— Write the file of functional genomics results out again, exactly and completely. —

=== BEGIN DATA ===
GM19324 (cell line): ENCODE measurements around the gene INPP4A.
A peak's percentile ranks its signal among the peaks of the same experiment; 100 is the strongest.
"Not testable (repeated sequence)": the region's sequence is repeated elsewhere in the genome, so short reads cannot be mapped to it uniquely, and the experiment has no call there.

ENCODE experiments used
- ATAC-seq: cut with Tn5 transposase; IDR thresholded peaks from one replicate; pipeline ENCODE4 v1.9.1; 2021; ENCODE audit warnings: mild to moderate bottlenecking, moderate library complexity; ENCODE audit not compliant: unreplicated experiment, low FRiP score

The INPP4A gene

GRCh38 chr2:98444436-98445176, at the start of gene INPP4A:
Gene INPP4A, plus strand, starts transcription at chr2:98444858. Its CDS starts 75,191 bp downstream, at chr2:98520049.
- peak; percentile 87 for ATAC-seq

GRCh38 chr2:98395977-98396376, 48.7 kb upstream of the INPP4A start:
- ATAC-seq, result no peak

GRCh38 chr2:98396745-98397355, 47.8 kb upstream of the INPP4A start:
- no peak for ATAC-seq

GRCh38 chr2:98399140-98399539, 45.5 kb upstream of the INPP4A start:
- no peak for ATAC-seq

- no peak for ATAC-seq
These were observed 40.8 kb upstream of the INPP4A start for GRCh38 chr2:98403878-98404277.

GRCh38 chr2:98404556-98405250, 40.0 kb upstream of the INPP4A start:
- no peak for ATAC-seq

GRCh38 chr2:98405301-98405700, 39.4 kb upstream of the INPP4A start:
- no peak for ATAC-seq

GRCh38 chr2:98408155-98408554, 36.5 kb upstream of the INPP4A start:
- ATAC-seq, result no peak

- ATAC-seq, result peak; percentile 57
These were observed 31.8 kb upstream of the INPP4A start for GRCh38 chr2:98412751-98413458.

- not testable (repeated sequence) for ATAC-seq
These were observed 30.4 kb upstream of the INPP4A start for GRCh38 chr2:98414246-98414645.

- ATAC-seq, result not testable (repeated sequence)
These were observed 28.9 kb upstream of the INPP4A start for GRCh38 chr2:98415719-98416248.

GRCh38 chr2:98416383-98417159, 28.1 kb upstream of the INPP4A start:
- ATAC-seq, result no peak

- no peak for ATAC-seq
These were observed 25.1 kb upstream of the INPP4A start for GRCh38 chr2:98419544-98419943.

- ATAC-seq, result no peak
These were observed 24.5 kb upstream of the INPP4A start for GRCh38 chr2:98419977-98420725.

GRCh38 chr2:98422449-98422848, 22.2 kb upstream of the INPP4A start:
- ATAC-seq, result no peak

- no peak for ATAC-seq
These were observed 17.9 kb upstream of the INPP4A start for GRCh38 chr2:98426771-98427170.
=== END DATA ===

GM19324 (cell line): ENCODE measurements around the gene INPP4A.
A peak's percentile ranks its signal among the peaks of the same experiment; 100 is the strongest.
"Not testable (repeated sequence)": the region's sequence is repeated elsewhere in the genome, so short reads cannot be mapped to it uniquely, and the experiment has no call there.

ENCODE experiments used
- ATAC-seq: cut with Tn5 transposase; IDR thresholded peaks from one replicate; pipeline ENCODE4 v1.9.1; 2021; ENCODE audit warnings: mild to moderate bottlenecking, moderate library complexity; ENCODE audit not compliant: unreplicated experiment, low FRiP score

The INPP4A gene

GRCh38 chr2:98444436-98445176, at the start of gene INPP4A:
Gene INPP4A, plus strand, starts transcription at chr2:98444858. Its CDS starts 75,191 bp downstream, at chr2:98520049.
- peak; percentile 87 for ATAC-seq

GRCh38 chr2:98395977-98396376, 48.7 kb upstream of the INPP4A start:
- ATAC-seq, result no peak

GRCh38 chr2:98396745-98397355, 47.8 kb upstream of the INPP4A start:
- no peak for ATAC-seq

GRCh38 chr2:98399140-98399539, 45.5 kb upstream of the INPP4A start:
- no peak for ATAC-seq

- no peak for ATAC-seq
These were observed 40.8 kb upstream of the INPP4A start for GRCh38 chr2:98403878-98404277.

GRCh38 chr2:98404556-98405250, 40.0 kb upstream of the INPP4A start:
- no peak for ATAC-seq

GRCh38 chr2:98405301-98405700, 39.4 kb upstream of the INPP4A start:
- no peak for ATAC-seq

GRCh38 chr2:98408155-98408554, 36.5 kb upstream of the INPP4A start:
- ATAC-seq, result no peak

- ATAC-seq, result peak; percentile 57
These were observed 31.8 kb upstream of the INPP4A start for GRCh38 chr2:98412751-98413458.

- not testable (repeated sequence) for ATAC-seq
These were observed 30.4 kb upstream of the INPP4A start for GRCh38 chr2:98414246-98414645.

- ATAC-seq, result not testable (repeated sequence)
These were observed 28.9 kb upstream of the INPP4A start for GRCh38 chr2:98415719-98416248.

GRCh38 chr2:98416383-98417159, 28.1 kb upstream of the INPP4A start:
- ATAC-seq, result no peak

- no peak for ATAC-seq
These were observed 25.1 kb upstream of the INPP4A start for GRCh38 chr2:98419544-98419943.

- ATAC-seq, result no peak
These were observed 24.5 kb upstream of the INPP4A start for GRCh38 chr2:98419977-98420725.

GRCh38 chr2:98422449-98422848, 22.2 kb upstream of the INPP4A start:
- ATAC-seq, result no peak

- no peak for ATAC-seq
These were observed 17.9 kb upstream of the INPP4A start for GRCh38 chr2:98426771-98427170.